The Legal Status of the Settlements

Professor Eugene Kontorovich of Northwestern Law School, Chicago, gave a talk on “The Legality of Settlements under International Law.”  He also has several published articles and videos on YouTube (see ).  Here is my summary of this presentation:

  1. Discussion of occupations around the world, such as Turkey in North Cyprus, Russia in Crimea, China in Tibet, are rarely prefaced by the term “illegal,” but Israeli settlements in the West Bank (Judea and Samaria) are invariably prefaced by the term “illegal” and then also usually “under international law.”
  2. Opponents of Israeli settlements on the West Bank usually quote Geneva Convention IV, article 49-6, as their basis for claiming the settlements are “illegal under international law.”  There is only one relevant sentence in this Treaty that states that “an occupying power shall not deport or transfer its own population into territories it occupies as a result of conflict.”  Note that this sentence does not mention “settlements,” and further it applies to an “occupier” and to “transfer.” Israel is neither an occupier of this land neither is it transferring its citizens to the areas in question. Allowing one’s citizens to move into an area is not “transfer” under the terms of this treaty
  3. This aspect of the Treaty has never been applied to any other State or conflict zone, and would require that Israel keep the territories it supposedly occupies free of its own citizens (Judenrein) from the time of occupation and forever.  This is certainly never been asked of any other occupying power.  Also, the Treaty only applies to contractual signatories, which does not include any local Arab or Palestinian entity. So this Geneva Convention simply does not apply!
  4. As to the fictional “occupation,” there is a general principle under international law called “Uti Posseditis Juris,” (see IsBlog July 19, 2016) that any sovereign country that succeeds to a given territory in fact has the right to all of that territory.  For example, where-ever a colonial power has transferred sovereignty to a new State, that State has the right to claim all the land that was occupied by the former colonial power, for example, Australia, Canada, New Zealand, Algeria, and so on.  So Israel has the right to claim the whole of the former “Palestine Mandate” as it was in 1948.
  5. Under the British Mandate (1922-48) granted to the UK by the League of Nations (and subsequently ratified by the UN) the West Bank was part of Mandatory Palestine.  The idea of a “Mandate” was a compromise in order to satisfy the intentions of the British and French to occupy the lands of the former Turkish Empire and the insistence of US Pres. Wilson that the two European colonial powers not expand their Empires at the expense of the conquered indigenous peoples.  Although the British tried to retain Palestine for themselves, they withdrew in 1948 and the Jewish State of Israel was declared.  The only part of the Palestine Mandate that was not included in Israel was the West Bank of the Jordan River (and Gaza), that was illegally occupied by Jordan, and even the Arabs did not recognize this occupation.  After the Six Day War of 1967, Israel recaptured this area and so it returned to its legitimate owner and so Israel cannot be termed an “occupier” of its own territory.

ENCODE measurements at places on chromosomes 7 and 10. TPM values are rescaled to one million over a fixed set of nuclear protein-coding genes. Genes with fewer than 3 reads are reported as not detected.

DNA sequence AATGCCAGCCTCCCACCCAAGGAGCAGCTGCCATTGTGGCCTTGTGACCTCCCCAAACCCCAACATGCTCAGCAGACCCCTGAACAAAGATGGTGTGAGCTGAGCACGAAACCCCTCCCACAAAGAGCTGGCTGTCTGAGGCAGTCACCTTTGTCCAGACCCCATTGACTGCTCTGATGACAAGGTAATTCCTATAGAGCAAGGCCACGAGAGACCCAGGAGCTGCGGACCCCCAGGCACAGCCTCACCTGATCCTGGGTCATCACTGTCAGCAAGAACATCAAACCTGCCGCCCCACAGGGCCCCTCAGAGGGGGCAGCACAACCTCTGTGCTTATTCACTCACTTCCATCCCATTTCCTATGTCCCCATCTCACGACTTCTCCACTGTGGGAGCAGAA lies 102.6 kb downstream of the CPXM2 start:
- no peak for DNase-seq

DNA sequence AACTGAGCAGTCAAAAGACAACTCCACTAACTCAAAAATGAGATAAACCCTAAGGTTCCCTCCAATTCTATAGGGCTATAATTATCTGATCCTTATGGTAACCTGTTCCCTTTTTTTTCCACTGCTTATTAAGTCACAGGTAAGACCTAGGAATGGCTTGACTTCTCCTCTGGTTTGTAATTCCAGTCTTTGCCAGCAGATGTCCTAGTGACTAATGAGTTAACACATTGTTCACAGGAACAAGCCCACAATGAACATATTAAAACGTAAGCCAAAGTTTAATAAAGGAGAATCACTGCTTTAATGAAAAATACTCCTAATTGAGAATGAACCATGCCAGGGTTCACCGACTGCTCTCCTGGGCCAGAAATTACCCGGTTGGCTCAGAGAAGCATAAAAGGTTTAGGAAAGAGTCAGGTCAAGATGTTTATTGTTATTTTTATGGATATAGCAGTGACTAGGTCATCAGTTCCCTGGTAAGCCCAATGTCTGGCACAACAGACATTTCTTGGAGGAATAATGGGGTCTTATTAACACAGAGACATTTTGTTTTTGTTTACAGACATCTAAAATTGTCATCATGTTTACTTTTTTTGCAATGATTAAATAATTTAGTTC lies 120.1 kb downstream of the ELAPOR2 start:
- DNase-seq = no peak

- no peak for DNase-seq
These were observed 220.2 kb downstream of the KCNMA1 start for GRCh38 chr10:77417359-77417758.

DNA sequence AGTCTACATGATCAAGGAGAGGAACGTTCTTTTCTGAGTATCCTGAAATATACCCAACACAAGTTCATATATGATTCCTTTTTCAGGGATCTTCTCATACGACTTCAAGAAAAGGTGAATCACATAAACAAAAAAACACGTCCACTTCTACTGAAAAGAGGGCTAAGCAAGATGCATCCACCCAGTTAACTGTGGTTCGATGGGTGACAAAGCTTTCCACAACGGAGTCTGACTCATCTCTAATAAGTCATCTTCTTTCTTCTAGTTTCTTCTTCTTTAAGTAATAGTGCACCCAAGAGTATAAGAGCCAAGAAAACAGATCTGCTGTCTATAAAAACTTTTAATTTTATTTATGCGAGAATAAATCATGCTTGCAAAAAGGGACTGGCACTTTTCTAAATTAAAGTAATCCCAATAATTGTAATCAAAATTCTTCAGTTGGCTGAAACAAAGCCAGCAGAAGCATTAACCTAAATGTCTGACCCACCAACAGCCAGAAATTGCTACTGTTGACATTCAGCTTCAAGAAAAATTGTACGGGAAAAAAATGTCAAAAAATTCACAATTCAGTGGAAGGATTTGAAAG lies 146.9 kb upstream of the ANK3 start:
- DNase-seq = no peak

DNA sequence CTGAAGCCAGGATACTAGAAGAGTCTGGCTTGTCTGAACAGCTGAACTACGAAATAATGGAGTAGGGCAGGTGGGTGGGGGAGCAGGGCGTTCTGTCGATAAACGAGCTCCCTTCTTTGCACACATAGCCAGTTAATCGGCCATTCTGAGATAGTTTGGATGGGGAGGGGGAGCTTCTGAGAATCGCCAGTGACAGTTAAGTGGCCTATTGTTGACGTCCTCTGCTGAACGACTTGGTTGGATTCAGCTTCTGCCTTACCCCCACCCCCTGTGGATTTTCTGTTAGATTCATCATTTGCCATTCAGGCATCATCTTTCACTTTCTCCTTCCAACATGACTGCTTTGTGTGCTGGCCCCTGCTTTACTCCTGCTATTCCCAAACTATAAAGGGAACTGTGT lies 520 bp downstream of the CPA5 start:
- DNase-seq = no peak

Following these legal arguments, one must conclude that Israel is not “occupying” the West Bank and it has a perfectly legal right to allow its citizens to settle and live in that area. All else is propaganda.



2 thoughts on “The Legal Status of the Settlements

  1. Hi

    So why is Israel willing to concede parts of Judea & Samaria in a two state solution. Surely it’s within its right to “annexe” the disputed territory?


    Sonny Kosky


    • I agree, I asked Prof Kontorovich why the Israel Government does not test its legal right before an international court. They may fear that they will get a biased judgement as they did with the “wall.” I suppose the answer is that it is a political judgement and not a legal one.


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